6. Expect success—hard work, lots of studying, and persistence are worth the effort. You get out what you put in.
SOURCE: QUESTIONS FOR COLLEGE –an online website for new college students (May, 2012) http://www.q4colleges.com/pages/1752
Joan Ramirez is presently using her Masters in Special/Elementary education to teach while forging ahead with publishing goals for three novels. In addition to teaching at the elementary school level, Joan lectures on ESL at various colleges in the New York/New Jersey area.
"Oh No, I have to speak in public."
IMPROVE YOUR ENGLISH – IT WILL CHANGE YOUR LIFE
New York Monitor Vol. 56 No. 4 — April 2008
by Joan Ramirez
When my grandmother came to America from
Russia, a lack of English made her insecure and
afraid. She worked in a dress factory and through
the kindness of a friend, started to study her
adopted language. Before long, she was helping
others to express themselves in writing.
While her lack of formal education kept her in
the factory, she met another immigrant who
courted and married her. Fanny Cooper used her
improved English skills to help educate ten children. Unlike my grandmother, there are many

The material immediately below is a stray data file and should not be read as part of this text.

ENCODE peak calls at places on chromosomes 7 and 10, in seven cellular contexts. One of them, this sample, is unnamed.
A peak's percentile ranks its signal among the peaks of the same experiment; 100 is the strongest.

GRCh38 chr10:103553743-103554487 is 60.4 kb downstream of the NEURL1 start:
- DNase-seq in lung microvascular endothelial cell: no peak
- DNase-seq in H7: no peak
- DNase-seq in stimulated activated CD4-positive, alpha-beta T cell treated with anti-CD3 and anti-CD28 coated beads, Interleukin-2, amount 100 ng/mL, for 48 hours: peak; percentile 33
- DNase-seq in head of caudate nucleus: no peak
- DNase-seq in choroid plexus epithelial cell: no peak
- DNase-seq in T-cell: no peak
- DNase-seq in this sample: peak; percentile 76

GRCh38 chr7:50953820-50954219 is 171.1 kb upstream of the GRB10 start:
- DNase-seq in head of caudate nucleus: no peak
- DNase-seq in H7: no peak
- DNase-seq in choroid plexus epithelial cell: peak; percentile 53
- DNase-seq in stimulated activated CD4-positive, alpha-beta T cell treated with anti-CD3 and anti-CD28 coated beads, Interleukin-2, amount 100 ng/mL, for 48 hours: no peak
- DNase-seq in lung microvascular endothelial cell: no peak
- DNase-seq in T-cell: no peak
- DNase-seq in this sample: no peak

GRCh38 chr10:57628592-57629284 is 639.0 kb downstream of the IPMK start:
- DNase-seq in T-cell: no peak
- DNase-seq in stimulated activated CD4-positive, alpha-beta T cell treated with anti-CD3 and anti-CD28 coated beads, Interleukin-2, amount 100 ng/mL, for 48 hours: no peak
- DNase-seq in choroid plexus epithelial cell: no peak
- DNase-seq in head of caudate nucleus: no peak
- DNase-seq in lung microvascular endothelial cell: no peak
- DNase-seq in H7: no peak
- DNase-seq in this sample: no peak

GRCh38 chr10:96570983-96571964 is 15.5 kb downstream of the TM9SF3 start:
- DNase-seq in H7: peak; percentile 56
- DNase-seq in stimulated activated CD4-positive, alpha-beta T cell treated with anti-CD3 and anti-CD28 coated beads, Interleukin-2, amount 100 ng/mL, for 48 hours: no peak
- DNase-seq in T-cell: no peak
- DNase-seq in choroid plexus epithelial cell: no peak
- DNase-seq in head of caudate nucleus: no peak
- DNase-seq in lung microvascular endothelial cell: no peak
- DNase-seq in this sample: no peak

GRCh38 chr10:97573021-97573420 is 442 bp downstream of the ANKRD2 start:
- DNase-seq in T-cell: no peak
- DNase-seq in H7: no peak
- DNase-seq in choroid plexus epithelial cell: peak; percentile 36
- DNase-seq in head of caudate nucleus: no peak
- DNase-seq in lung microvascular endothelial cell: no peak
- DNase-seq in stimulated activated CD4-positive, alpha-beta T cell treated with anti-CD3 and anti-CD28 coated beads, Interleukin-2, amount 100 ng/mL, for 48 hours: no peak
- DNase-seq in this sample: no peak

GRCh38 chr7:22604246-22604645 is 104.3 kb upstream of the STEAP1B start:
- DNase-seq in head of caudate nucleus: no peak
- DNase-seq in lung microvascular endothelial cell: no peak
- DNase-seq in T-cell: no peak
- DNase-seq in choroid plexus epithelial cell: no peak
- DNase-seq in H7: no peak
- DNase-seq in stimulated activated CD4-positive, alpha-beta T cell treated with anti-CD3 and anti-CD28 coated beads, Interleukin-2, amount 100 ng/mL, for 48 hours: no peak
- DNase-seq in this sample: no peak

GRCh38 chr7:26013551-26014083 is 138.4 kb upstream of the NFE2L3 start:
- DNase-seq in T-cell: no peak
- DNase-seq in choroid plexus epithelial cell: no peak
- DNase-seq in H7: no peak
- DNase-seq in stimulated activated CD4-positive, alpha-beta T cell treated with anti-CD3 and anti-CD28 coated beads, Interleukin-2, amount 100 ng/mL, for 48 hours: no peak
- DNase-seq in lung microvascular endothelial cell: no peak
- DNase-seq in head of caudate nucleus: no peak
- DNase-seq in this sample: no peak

professionals who have degrees, but their inability to express themselves clearly and concisely in
written and verbal communication prevents upward job mobility.
I feel so strongly about these vital skills that
I’ve gone back to school to obtain my second
Masters to teach ESL to adults. In the interim I
would like to share my knowledge with members
of the Engineering community to enhance their
writing and presentation skills. Now, a few things
to keep in mind:
• Think in English –not your native language—when you write on the job
• Always draft and revise
• Show your work to a colleague before submitting to the boss
Don’t forget to practice, practice, and practice—
to develop your writing style.
by: Joan Ramirez
Source: No Shortage of Work—online publication Fall, 2011